NASA’s Kepler Space Telescope got its feet wet again after a long hiatus. Kepler spotted HIP 116454b, a ‘super Earth’ about 2.5 times larger than our world. HIP 116454b sits 180 light-years from Earth in the constellation Pisces.

Kepler’s latest discovery almost did not happen.

In May 2013, another one of its orientation-maintaining reaction wheels malfunctioned. Kepler has four total, but the loss of two greatly reduced its ability to orient itself to stars.

In order to spot new exoplanets, Kepler uses the ‘transit method.’ It keeps an eye on a star and waits for a planet to move across the face of the star. This dims the star some and indicates there is a planet.

So, with its pointing abilities severely limited – how did Kepler manage to spot a new ‘super-earth?’

Scientists looked to the sun for help. Pressure from sunlight is able to increase the telescope’s stability and allow the hunt for exoplanets to continue. NASA officials describe it as a “virtual reaction wheel.”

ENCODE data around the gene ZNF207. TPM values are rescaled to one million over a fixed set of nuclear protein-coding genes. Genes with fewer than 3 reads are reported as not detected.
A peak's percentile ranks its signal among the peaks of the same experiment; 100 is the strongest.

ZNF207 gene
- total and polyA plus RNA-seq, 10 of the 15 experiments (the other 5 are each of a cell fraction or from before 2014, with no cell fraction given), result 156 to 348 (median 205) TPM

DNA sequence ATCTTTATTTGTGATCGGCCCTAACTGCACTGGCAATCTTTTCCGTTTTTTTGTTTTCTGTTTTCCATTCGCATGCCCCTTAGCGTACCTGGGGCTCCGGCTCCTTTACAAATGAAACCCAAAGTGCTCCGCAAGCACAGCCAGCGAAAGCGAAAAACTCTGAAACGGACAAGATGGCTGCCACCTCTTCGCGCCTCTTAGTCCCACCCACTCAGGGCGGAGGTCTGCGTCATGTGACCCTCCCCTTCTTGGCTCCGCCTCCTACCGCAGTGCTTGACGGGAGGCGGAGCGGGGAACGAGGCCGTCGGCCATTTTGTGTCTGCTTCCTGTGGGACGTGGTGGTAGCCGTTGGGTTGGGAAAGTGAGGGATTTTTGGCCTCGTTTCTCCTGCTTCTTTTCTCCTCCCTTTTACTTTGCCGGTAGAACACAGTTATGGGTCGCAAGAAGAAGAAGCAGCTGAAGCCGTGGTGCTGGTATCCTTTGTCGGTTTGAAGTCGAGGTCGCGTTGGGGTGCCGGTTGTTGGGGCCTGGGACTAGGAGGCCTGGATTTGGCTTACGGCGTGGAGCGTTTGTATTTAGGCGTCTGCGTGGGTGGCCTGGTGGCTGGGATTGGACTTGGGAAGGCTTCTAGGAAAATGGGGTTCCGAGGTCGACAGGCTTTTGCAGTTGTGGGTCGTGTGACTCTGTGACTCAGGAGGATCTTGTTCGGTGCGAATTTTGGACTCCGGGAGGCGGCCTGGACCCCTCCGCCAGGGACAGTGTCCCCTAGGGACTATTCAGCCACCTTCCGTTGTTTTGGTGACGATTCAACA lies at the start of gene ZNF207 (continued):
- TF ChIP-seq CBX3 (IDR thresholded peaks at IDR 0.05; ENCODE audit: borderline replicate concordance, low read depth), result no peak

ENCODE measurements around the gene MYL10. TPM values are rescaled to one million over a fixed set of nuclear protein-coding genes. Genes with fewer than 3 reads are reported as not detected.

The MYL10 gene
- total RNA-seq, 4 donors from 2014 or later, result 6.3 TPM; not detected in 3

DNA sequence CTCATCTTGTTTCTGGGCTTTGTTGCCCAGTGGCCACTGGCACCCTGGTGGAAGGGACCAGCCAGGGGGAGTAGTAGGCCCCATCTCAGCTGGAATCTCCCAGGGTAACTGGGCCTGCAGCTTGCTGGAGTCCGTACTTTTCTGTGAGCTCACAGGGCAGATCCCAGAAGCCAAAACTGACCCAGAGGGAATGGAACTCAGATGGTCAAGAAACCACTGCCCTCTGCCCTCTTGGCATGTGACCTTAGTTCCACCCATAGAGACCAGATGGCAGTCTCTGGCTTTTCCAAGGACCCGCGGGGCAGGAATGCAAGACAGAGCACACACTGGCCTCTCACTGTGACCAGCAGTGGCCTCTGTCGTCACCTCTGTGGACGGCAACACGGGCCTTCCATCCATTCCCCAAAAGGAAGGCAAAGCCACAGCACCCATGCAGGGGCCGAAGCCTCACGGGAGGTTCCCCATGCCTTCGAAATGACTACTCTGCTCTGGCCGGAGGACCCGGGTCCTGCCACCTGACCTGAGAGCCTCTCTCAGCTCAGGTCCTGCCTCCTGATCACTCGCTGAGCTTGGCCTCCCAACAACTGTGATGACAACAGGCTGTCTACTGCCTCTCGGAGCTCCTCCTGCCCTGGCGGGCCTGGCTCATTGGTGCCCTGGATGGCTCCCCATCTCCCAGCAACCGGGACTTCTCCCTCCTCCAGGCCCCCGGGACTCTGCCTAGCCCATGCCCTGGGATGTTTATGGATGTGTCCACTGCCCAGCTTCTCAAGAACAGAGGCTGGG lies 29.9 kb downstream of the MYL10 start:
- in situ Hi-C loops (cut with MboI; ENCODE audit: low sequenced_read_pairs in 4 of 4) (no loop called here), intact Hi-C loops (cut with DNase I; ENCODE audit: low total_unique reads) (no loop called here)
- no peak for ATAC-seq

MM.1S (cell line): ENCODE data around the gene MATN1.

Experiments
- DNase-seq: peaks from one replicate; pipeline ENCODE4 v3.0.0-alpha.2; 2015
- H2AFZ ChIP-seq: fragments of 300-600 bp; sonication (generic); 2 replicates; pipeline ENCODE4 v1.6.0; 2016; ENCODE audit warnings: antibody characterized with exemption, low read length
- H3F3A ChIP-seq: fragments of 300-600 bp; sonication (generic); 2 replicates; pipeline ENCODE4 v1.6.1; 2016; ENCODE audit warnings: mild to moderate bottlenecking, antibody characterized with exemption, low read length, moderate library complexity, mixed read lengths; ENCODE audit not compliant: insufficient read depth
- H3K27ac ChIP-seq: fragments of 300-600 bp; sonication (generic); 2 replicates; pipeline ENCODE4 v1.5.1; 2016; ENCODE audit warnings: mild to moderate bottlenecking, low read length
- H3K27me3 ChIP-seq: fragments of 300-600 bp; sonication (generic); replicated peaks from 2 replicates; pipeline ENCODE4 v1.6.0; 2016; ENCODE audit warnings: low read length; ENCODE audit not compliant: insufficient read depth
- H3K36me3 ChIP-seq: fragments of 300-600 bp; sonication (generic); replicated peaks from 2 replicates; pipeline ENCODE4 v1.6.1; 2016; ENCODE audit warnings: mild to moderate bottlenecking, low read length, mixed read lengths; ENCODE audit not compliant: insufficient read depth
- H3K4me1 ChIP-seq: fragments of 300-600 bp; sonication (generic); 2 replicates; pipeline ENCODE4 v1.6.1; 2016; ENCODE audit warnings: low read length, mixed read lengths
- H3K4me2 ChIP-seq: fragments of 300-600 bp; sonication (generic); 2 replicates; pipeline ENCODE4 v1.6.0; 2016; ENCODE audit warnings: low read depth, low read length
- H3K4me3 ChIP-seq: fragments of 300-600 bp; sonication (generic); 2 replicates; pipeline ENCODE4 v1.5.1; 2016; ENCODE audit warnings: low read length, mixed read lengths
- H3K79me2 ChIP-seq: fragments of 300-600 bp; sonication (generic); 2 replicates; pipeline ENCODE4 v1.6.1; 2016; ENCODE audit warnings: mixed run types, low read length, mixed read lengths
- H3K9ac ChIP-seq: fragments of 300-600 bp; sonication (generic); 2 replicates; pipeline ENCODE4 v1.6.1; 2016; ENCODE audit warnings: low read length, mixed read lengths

“Last summer, the possibility of a scientifically productive mission for Kepler after its reaction wheel failure in its extended mission was not part of the conversation,” said Paul Hertz, NASA’s astrophysics division director.

“Today, thanks to an innovative idea and lots of hard work by the NASA and Ball Aerospace team, Kepler may well deliver the first candidates for follow-up study by the James Webb Space Telescope to characterize the atmospheres of distant worlds and search for signatures of life.”

NASA approved a new mission called K2 earlier this year. K2’s mission will continue the search for exoplanets and study nearby stars that harbor planets.

HIP 116454, and similar planets are a gold mine for researchers. Since they are located at nearby bright stars, ground telescopes can study them. Kepler acts as the spotter, while other telescopes follow-up.

“The Kepler mission showed us that planets larger in size than Earth and smaller than Neptune are common in the galaxy, yet they are absent in our solar system,” said Steve Howell, Kepler/K2 project scientist at NASA’s Ames Research Center.

“K2 is uniquely positioned to dramatically refine our understanding of these alien worlds and further define the boundary between rocky worlds like Earth and ice giants like Neptune.”

When I’m not playing Rocket League (best game ever), you can find me writing about all things games, space and more. You can reach me at alex@newsledge.com

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